“What do you call this thing?” Or, Deciphering what an Archeologist is trying to describe.

Sometimes in the quest to learn more about historical woodworking it is necessary to look into the tools. Terms change, especially in the last few decades where we have become very specific about what a tool is based on it’s appearance and function. Museum curators and archeologists aren’t likely to be up to date, or even more than broadly concerned, about the specific differences between two similar tools. It isn’t a fault, per se, that they are not knowledgeable of every piece of twisted metal and rotted wood that is pulled out of the dirt. It does make it a real pain in the petard to scour through whole collections of tools to find something very specific as usually curators label items “correctly” but not specifically.

I’ve spent more than a few hours investigating the origin of floats. For those who don’t know, a float is a wood working tool that is something like a very deep gullied file or a very wide saw blade. It’s purpose is to quickly flatten a small section of wood across a relatively broad face. Most often, floats are used to even out the throats of wood-bodied planes or are used to fine tune tenons and mortise cheeks. The difference being identified as a “plane float” or a “joinery float.” Lie-Neilson happens to have several of each kind available from their catalog (follow the hyperlinks for examples).

In medieval manuscripts we have “files” and “rasps” appearing around woodworkers. The late medieval innovation of the grooved wedge indicates the use of floats for making the plane throat. But how does one describe the differences between a file, rasp, and float to someone who isn’t specifically schooled in woodworking tools?

Short answer, you don’t. Looking for something that specific requires doing your own research. Case in point, the Mastermyr Chest. Found in Sweden in 1936, the Mastermyr Chest is a treasure trove for the tool junkie. Contained in the chest were a broad array of relatively well preserved wood- and metal-working tools from the 11th Century. Perusing through the contents of the find, we can easily see that many of the hand tools in use through the modern era have had minor, if any, modifications or changes in form in the last 1000 years.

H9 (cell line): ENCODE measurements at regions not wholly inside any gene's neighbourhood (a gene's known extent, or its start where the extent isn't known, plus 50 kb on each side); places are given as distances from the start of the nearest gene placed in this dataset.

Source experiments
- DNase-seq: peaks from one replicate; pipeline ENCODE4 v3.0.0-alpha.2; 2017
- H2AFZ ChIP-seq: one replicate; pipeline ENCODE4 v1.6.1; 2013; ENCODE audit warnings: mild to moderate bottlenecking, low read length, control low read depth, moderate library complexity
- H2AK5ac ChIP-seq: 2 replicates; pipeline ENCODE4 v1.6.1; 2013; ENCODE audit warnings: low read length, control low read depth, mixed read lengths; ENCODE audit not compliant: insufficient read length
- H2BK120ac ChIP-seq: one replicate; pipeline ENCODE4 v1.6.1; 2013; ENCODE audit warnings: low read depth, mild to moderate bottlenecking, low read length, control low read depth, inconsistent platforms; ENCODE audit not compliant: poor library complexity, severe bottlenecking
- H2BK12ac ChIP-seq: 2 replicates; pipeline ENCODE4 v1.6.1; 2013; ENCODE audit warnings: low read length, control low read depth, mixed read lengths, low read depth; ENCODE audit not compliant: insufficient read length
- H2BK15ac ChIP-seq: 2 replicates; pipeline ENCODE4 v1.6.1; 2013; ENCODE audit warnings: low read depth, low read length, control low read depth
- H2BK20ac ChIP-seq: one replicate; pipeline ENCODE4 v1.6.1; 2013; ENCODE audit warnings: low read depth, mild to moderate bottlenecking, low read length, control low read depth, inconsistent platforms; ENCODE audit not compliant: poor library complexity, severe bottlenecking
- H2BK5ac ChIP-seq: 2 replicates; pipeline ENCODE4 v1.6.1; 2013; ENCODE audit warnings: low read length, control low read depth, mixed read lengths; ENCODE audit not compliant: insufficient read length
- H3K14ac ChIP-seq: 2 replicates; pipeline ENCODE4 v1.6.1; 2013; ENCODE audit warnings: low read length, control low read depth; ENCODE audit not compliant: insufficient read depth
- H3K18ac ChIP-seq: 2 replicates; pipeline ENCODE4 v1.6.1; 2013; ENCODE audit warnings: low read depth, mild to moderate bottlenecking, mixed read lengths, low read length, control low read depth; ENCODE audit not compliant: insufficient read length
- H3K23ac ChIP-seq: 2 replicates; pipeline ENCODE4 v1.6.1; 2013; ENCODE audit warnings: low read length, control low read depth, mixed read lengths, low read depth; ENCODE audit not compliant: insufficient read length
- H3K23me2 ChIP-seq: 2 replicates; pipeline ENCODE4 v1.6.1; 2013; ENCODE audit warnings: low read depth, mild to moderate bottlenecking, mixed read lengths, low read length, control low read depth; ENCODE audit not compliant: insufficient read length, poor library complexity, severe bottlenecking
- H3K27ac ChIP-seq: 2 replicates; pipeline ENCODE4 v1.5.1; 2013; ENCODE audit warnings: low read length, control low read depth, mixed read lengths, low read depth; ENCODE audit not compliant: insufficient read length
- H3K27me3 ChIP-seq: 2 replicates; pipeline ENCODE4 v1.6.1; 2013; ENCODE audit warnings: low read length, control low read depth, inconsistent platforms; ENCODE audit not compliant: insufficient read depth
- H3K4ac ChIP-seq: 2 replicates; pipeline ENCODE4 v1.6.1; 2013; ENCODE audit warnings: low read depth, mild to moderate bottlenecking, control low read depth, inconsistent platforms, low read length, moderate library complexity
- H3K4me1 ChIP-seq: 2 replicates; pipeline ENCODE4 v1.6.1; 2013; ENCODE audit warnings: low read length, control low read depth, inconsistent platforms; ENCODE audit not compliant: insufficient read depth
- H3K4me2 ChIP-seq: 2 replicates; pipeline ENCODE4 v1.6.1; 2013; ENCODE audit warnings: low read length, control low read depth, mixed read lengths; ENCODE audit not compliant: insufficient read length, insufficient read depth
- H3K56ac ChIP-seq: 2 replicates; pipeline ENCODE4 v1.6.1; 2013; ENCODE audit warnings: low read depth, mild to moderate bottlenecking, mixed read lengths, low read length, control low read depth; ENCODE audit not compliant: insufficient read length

Among the tools listed in the Mastermyr Find are four tools identified as files, and two identified as rasps. These are listed as items 32-35 and 37 and 38. Sounds great! But what convention did they use to determine the differences?

A careful look at the plates from the book shows some great details and great disappointment in the curation of the find. Neither object identified as “rasp” bears the characteristic tooth pattern expected of a rasp. Instead, they primarily differ from the “files” in that they have a crane-neck tang rather than straight. This allows the tool to be used against the face of a board without the user’s hand getting in the way of flattening a broad face. We’d call this a “face float” modernly. On the other side, half of the tools identified as “files” have deep gullets that run perpendicular to the length of the iron. Usually, we’d expect a file to have gullets that run obliquely across the width of the iron, and in one case this is true. One of the “rasps” also has the gullets running obliquely. Object 34 (a “file”) could be accurately described as a rat-tail rasp or a round file, depending on how deep the gullets actually were before some years of use and several centuries buried in a bog. With a different tooth pattern, we might call item 35 a riffler, or it might have been a tapered float that just happened to get bent near the narrow end.

The final weirdness comes from item 38, which is identified as a rasp, presumably from the crane-necked tang. The iron has fine teeth running perpendicular to the length of the tool, but there is a gullet that runs straight down the center of the iron. The teeth appear to be very fine, while the center flute is distinctly deeper. Personally, I have no idea of the purpose for this arrangement. I may just have to make one to figure out it’s functionality.

Suffice it all to say that those who cataloged the tools in the Mastermyr Chest were not early 21st Century hand-tool historians with a broad base of very specific tool names and definitions to draw from. Regardless, it falls then to us to look at the actual tools and ignore the preconceptions of the labels placed on them by educated, but perhaps not specialist, curators and archeologists.


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